The most striking thing to me, reading over Monday's six S-1s, is the never quite explicitly stated fact about the technology industry: That everybody in tech is either competing with the giants, relying on them for some critical part of their business, or both.
Google's SEO changes, Apple's App Store policies, and Amazon's AWS functionality are all unavoidably important to these companies. And they all live in fear that one of those companies will someday decide to compete with them.
And as the tech world gets more interconnected, through integrations and APIs and open-source software and who knows what else, it also becomes more interdependent. Very few tech companies control their own destiny entirely anymore.
Jason Lemkin Speaking of growth and innovation sectors like tech startups:
It is the CEO's job to force the team to make 1-2 big bets a year the data doesn't fully support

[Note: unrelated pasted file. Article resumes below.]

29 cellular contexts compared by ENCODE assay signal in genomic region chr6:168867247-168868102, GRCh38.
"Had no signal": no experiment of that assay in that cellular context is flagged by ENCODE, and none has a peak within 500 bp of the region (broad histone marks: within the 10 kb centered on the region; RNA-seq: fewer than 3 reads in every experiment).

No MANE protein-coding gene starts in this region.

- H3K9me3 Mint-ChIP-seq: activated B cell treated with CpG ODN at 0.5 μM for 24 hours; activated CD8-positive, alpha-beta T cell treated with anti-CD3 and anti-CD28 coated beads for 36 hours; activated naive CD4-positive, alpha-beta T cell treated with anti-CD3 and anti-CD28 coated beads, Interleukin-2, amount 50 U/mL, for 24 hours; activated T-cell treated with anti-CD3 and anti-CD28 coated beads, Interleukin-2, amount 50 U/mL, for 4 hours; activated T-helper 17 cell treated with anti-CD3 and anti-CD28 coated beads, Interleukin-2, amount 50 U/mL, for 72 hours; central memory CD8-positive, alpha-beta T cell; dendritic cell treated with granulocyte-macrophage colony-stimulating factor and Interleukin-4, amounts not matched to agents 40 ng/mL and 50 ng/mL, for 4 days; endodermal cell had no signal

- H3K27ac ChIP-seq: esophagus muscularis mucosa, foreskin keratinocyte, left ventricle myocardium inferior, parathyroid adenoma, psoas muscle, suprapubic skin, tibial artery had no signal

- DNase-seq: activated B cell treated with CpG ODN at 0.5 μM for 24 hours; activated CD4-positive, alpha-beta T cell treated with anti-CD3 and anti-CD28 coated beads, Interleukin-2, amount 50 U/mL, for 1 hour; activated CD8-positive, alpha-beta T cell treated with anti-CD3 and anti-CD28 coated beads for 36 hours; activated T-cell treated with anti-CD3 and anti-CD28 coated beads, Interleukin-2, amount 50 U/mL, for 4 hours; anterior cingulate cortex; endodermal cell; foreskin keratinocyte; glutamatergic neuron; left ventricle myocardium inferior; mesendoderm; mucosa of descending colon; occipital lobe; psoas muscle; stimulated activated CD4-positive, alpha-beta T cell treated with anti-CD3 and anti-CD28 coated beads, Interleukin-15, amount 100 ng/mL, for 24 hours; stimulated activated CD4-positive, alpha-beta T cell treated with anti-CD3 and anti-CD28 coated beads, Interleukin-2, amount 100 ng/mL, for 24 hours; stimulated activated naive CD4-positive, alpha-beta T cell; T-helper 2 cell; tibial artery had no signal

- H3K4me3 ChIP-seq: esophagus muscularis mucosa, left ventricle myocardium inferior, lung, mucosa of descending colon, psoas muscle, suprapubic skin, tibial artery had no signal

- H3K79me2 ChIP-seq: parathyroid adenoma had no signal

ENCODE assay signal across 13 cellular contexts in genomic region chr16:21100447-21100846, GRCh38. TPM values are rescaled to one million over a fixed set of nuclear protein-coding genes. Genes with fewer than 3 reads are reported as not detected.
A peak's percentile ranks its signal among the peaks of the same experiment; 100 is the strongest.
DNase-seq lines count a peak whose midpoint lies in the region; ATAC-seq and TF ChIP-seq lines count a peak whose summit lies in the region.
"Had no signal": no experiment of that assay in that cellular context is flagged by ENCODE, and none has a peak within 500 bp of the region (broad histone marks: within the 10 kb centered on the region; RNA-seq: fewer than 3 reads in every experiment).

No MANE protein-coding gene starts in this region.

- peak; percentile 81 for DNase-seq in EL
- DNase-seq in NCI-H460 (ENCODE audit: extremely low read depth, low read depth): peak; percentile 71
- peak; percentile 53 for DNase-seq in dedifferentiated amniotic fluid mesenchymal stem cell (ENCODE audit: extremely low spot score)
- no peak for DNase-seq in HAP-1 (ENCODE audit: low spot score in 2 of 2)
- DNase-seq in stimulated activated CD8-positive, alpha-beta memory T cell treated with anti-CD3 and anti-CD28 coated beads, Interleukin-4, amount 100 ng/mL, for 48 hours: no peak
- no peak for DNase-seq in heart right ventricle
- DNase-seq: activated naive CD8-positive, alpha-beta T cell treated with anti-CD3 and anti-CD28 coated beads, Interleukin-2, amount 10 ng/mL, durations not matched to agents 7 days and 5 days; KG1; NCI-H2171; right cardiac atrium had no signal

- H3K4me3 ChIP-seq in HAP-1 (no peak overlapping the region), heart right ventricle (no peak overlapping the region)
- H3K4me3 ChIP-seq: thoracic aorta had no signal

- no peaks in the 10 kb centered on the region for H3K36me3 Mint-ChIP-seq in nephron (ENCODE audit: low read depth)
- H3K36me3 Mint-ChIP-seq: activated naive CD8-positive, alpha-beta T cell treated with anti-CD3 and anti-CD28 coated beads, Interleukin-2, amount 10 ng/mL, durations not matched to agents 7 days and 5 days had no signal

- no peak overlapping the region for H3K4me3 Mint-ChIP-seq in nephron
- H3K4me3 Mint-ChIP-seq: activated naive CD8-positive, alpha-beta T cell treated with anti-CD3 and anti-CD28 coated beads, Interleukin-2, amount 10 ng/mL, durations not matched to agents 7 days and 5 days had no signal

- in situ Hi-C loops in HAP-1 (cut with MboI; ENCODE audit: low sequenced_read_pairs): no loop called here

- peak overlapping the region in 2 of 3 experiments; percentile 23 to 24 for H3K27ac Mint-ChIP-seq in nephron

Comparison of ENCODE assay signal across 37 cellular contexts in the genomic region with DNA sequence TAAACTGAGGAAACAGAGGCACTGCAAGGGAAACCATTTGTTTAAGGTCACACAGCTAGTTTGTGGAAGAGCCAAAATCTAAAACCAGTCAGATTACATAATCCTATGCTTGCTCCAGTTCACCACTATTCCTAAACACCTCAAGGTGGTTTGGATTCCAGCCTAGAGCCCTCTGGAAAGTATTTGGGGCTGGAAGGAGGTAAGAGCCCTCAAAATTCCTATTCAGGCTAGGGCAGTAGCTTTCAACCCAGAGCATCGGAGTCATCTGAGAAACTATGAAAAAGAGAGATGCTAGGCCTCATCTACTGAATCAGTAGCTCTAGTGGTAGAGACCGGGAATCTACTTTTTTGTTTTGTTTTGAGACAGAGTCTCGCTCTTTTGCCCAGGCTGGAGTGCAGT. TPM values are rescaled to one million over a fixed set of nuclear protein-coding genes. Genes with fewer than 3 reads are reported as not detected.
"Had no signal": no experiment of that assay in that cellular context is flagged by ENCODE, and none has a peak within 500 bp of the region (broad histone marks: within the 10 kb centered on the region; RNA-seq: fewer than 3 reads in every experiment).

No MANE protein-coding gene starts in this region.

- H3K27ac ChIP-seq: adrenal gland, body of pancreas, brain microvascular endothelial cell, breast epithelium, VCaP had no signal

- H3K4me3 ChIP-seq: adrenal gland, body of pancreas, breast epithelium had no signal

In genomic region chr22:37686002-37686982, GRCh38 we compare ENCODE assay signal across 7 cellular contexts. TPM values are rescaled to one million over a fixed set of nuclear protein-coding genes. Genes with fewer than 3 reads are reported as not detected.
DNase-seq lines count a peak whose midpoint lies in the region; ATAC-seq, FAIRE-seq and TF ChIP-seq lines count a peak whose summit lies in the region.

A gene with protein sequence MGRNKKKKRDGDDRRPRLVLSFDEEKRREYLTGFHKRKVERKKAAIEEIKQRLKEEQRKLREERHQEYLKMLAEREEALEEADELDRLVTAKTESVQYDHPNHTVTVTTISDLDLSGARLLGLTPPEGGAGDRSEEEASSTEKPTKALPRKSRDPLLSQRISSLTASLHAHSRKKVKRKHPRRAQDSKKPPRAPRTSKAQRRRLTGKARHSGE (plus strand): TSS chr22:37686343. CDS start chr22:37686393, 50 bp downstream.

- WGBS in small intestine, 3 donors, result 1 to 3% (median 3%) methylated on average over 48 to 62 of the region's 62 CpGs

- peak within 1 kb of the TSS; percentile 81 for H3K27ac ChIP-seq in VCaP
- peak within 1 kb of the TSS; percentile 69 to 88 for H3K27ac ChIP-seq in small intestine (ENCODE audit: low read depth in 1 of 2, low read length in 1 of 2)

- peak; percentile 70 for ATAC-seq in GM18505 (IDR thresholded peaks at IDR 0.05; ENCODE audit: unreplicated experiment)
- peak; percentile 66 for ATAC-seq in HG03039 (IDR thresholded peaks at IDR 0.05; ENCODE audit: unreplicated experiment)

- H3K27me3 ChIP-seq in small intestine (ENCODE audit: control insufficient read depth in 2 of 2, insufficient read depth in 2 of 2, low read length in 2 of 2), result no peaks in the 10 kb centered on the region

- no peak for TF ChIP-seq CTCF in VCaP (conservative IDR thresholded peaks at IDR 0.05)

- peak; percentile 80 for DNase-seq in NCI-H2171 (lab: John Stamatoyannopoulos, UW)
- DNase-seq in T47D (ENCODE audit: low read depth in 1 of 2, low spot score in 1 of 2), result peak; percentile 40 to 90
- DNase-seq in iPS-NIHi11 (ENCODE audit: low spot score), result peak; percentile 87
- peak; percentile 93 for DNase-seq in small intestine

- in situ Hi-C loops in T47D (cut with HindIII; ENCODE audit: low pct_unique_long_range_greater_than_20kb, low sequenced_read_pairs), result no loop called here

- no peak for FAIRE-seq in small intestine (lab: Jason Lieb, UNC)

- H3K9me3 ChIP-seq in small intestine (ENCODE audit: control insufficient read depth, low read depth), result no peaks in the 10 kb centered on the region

Some do it with alignment
Some do it with persuasion
And once in a while, it just has to be done by fiat
IKEA may also be interested in TikTok but they are still trying to put together a bid.
🔒 Locked Doors
Facebook apologizes to users, businesses for Apple’s monstrous efforts to protect its customers’ privacy When you can't tell the difference between news and parody:
Amazingly, despite Facebook pointing out to Apple that it is tearing away people’s right to have their privacy invaded in order to receive ads for products they might want, Cupertino continues to push ahead anyway.